At the NY Times, hate truth, love gays?

In the an upcoming issue in the New Yorker, Ken Auletta, asks, "Can Arthur Sulzberger, Jr., save the Times—and himself?"

Of the publisher Auletta writes:

"One often hears it said that Sulzberger lacks sufficient gravitas for a man in his position, which is perhaps another way of saying that he is still more a prince than a mature king. Sulzberger’s hair has begun to turn gray and to recede, and yet, like Tom Hanks in the movie “Big,” he seems to be only impersonating an older man. He is often known as Young Arthur, and, behind his back, people still call him Pinch, in contrast to his father, Punch. He tends to draw attention to himself with a loud cackle or an awkwardly offhand remark. He keeps in his office artifacts of his two hobbies—a wooden sculpture of a beloved motorcycle and sculptures of rock climbers."

But there is trouble in Camelot:

"Twice in the last three years, the Times newsroom has suffered the equivalent of a nervous breakdown, and critics say that Sulzberger has managed the latest crisis as poorly as he did the episode involving the fabrications of the reporter Jayson Blair, which led, in 2003, to the firing of Howell Raines, the executive editor. These newsroom crises have come when the Times can least afford them—during a period of technological and economic uncertainty that has affected the entire industry. The Times’ stock price fell 33.2 per cent between December 31, 2004, and October 31, 2005—sixty per cent more than the industry average, according to Merrill Lynch newspaper analysts. The operating profit of the Times Company has also slipped in each of the past three years. Owing to the cost of fuel, newsprint, and employee benefits, expenditures are increasing by between four and five per cent a year and revenues by only about three per cent, a senior Times corporate executive says; this person is worried that “it’s just a matter of time until we start losing money.”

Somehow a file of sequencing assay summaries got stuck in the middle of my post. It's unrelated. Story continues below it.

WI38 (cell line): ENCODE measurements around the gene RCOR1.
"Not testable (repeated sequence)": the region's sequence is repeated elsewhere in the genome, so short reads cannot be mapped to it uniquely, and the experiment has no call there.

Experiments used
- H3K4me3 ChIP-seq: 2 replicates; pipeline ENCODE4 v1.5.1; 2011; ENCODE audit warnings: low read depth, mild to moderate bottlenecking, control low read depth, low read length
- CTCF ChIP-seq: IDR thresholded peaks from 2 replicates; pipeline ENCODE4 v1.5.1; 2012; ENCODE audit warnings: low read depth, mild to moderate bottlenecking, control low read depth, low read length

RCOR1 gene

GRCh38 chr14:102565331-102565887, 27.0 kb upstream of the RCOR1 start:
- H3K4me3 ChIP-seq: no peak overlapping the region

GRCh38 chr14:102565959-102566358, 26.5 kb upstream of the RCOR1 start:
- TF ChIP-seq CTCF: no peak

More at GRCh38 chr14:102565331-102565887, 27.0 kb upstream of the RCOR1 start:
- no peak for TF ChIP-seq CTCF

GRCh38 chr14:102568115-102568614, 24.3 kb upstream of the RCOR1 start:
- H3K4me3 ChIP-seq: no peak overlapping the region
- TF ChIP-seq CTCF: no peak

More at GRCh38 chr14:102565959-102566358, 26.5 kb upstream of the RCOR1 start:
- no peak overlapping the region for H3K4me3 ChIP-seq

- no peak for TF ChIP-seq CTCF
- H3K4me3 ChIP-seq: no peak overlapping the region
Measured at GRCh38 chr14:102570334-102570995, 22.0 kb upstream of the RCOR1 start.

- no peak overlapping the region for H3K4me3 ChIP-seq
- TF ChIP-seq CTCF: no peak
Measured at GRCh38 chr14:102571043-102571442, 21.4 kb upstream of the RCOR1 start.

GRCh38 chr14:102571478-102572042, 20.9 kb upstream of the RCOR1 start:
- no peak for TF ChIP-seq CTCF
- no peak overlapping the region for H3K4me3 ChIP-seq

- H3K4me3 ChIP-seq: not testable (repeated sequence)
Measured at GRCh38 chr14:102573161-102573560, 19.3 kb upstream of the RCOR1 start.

At a newsroom meeting at the end of November, Bill Keller, in a reference to the Miller case and attacks on the Times from bloggers, said that he was concerned about “orgies of self-absorption that distract us from our more important work,” but most of the questions directed at him did not deal with Miller. “The single most unsettling thing people face now is the economic situation confronting the paper, and not knowing what the future holds,” Todd S. Purdum, a Washington correspondent, says. (Purdum recently took the job of national editor at Vanity Fair, but he says that the economic situation was not a factor in the decision.) Jennifer Steinhauer, a metro reporter, told me, “I really think the financial issue faced by this company and this industry is the big concern, and not Judith Miller. The health-care fund for Guild employees”—the Newspaper Guild—“went belly up last year, so we had to give up our pay raises to fund it. Our stock options are under water. These are the kinds of things preoccupying people: What’s going to happen to this industry?”

Well, I'm not preoccupied with it - it's The Times bed, let 'em crap in it. Although after reading this article it's hard to get the picture of cowaring gay reporters cringing under their desks in fear from the evil former regime , I just about fell out of my chair!

(save the homophobic comments):

"The new publisher, however, had his own management ideas. He thought that the corporate culture was inbred and in need of more diversity—more women, more minorities, more gays. (Charles Kaiser, who is gay, says, “When he came in, gays in the newsroom lived in terror, and Arthur met them and took each of them to lunch and said, ‘What is it like to be gay here? When I take over, it will no longer be a problem.’ He transformed the institution from the most homophobic institution in America to the most gay-friendly institution.”)"

Holy Crappola......

Here is the question on my lips. How in the hell did this newspaper get chutzpah to write critical articles about the White House when it's apparent their own ship is not only in serious disarray, but sinking fast?